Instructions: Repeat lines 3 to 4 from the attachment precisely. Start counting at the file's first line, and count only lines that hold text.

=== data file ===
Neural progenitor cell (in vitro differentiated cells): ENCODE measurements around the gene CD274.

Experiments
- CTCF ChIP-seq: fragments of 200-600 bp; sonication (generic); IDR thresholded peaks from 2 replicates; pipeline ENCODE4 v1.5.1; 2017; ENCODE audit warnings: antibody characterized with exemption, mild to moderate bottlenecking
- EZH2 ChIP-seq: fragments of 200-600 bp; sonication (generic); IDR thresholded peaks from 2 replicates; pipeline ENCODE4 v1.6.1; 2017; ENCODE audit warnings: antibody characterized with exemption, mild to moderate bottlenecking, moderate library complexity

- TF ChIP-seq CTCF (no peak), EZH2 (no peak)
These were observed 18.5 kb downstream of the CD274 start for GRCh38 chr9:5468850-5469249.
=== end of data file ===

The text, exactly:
- CTCF ChIP-seq: fragments of 200-600 bp; sonication (generic); IDR thresholded peaks from 2 replicates; pipeline ENCODE4 v1.5.1; 2017; ENCODE audit warnings: antibody characterized with exemption, mild to moderate bottlenecking
- EZH2 ChIP-seq: fragments of 200-600 bp; sonication (generic); IDR thresholded peaks from 2 replicates; pipeline ENCODE4 v1.6.1; 2017; ENCODE audit warnings: antibody characterized with exemption, mild to moderate bottlenecking, moderate library complexity